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Il Canto Sospeso 
Mr Kohl has been adament, about linking the description of Nono's musical innovations in 'Il Canto Sospeso' (the division of words into syllables to form floating, diversified sonorities) with Stockhausen's misreading of Nono's setting of the text as meaningless! The two appraisals are in fact quite different, since the former description (including 'an imaginative extension of Schoenberg's 'Klangfarben-melodie') in no way undermines the moral or political relevance of the words, nor the semantic expression of Nono's music!
I've tried to tell Mr Kohl numerous times, but he has failed to realise this. His liking of such a description with Stockhausen's misreading, in view of Nono's rebuttal, is only a childish attempt to make the original author look stupid! - Since it was Mr Kohl, who failed to realise the latent truth in much of the original claims of this article.
I would advise Mr Kohl to refrain from making any further such edits that unncessarily confuse ideas and substance of thought, as they border on vandalism! —The preceding unsigned comment was added by 188.8.131.52 at 12:01, 2 July 2007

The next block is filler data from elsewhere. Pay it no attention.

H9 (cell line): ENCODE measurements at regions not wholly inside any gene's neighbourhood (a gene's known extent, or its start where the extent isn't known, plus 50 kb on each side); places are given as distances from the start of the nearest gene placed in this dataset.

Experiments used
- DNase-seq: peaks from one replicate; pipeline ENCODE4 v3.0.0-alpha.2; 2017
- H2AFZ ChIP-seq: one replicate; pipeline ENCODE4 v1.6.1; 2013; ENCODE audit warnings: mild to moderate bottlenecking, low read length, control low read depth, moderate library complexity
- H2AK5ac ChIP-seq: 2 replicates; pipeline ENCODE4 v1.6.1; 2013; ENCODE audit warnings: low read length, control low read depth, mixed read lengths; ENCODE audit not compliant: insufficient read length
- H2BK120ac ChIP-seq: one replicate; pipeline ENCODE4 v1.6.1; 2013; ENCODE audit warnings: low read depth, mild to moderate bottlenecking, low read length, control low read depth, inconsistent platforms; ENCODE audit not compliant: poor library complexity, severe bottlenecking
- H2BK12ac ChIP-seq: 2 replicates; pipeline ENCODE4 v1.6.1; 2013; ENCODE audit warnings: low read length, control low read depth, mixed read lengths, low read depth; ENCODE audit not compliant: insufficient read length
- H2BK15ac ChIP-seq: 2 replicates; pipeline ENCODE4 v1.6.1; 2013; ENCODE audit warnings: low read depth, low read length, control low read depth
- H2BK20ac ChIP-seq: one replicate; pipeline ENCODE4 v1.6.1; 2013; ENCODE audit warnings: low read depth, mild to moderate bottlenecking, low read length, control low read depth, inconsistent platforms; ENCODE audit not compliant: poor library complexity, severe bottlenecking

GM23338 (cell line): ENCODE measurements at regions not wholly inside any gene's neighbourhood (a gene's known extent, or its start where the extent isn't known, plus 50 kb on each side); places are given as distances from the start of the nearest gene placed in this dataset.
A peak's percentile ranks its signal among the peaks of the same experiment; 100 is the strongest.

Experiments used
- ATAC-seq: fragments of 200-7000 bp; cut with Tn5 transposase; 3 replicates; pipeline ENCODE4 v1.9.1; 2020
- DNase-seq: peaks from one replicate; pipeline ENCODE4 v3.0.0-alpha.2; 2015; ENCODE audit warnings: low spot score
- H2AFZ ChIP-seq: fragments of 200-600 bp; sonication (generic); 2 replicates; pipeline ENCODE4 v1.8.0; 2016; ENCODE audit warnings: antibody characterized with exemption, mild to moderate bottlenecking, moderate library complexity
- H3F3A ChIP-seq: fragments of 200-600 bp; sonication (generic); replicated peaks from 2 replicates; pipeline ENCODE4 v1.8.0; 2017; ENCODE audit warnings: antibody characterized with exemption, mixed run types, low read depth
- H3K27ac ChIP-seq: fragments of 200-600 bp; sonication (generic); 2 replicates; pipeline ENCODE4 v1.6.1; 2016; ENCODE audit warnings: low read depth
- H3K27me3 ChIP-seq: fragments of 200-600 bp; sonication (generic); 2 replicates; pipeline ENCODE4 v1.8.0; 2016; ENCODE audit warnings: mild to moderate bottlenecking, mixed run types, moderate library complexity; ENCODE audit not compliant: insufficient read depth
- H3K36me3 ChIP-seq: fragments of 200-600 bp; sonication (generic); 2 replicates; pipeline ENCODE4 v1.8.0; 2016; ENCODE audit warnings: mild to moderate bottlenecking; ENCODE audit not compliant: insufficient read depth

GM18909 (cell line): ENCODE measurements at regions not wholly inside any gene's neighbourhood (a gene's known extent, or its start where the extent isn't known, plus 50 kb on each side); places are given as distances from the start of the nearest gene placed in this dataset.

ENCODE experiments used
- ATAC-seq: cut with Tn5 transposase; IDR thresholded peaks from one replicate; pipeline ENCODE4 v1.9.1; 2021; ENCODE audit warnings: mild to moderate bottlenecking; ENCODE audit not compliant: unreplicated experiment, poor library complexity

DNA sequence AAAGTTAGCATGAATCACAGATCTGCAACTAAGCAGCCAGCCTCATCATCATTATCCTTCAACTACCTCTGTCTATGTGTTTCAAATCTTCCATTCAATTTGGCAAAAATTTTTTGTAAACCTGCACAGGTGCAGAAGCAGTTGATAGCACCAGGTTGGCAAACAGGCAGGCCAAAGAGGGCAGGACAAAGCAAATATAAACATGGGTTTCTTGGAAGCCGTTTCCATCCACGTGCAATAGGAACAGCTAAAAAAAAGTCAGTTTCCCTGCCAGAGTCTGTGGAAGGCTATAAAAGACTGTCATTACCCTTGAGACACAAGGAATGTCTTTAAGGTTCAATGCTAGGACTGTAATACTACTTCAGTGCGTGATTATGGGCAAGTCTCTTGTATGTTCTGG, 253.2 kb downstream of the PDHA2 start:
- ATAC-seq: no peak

- It is always a pleasure to have a civilized discussion with another editor who respects Wikiquette and the talk page guidelines, particularly those regarding unacceptable behaviour. [I take 217's removal of the name-calling to be a tacit apology.] Self-evidently, Mr. or Ms. 217 is not one of those people, and seems bent on provoking me into a flame war. I decline to oblige, but will go so far as to respond to a few points. (1) I did indeed state I was making a correction to the lapse of time between those two lectures, in accordance with Wiki guidelines for edit summaries. Since it was my own previous mistake that I was correcting, boasting can scarcely come into it. (2) It is true that I utterly fail to see the distinction between Stockhausen's description of breaking the words up into separate syllables (and even smaller units, for he goes so far as to suggest just the vowels) and "the division of words into syllables to form floating, diversified sonorities." Perhaps Mr./Ms. 217 or some other kind soul can enlighten me further. (And, incidentally, up to now this has not been described in the article as Nono's "innovation", a statement which certainly would require some justification, since any number of earlier composers could be cited in this connection—as Guillaume de Machaut has been, for example, in Giuliano Angiolini, "Le son du sens: Machaut, Stockhausen", Analyse Musicale 9 (1987): 43–51, and in Mark Delaere, "Das Analyseseminar Olivier Messiaens und Entwicklung der seriellen Musik um 1950", Musikwissenschaft zwischen Kunst, Ästhetik und Experiment: Festschrift Helga de la Motte-Haber zum 60. Geburtstag, Würzburg: Königshausen & Neumann, 1998, pp. 89–104.) (3) Mr./Ms. 217's repeated assertions that this word-fracturing is a simple fact (and therefore not requiring attribution) is contradicted by Nono himself, in the cited 1960 Darmstadt lecture, not to mention the footnote Stockhausen inserted into his discussion after Nono informed him that this conception violated his intentions. Consequently, it would be important to know who else might have disagreed with Nono on this point, and how early such an erroneous view was promulgated, if indeed Stockhausen was not the first. (4) I agree completely that the Klangfarbenmelodie connection has no bearing on "the moral or political relevance," etc. I was merely pointing out that, unlike the word-fracturing issue (pace 184.108.40.206), Stockhausen nowhere makes such a connection. (Guerrero's link with Survivor from Warsaw is the nearest thing I can find, though her discussion is more to do with Sprechgesang than Klangfarbenmelodie.) (4) If 217 insists on believing he/she can read into my edits an intention of making an anonymous original author "look stupid", I suppose there is little I can do to dissuade him/her, but for the record I assert that my intention is solely to disentangle "confused ideas and substance of thought" as I find them but—even more to the point—to have contentious matter (and this matter was contentious enough to materially contribute to the split between Nono and Stockhausen) correctly attributed to its sources.--Jerome Kohl 20:23, 2 July 2007 (UTC)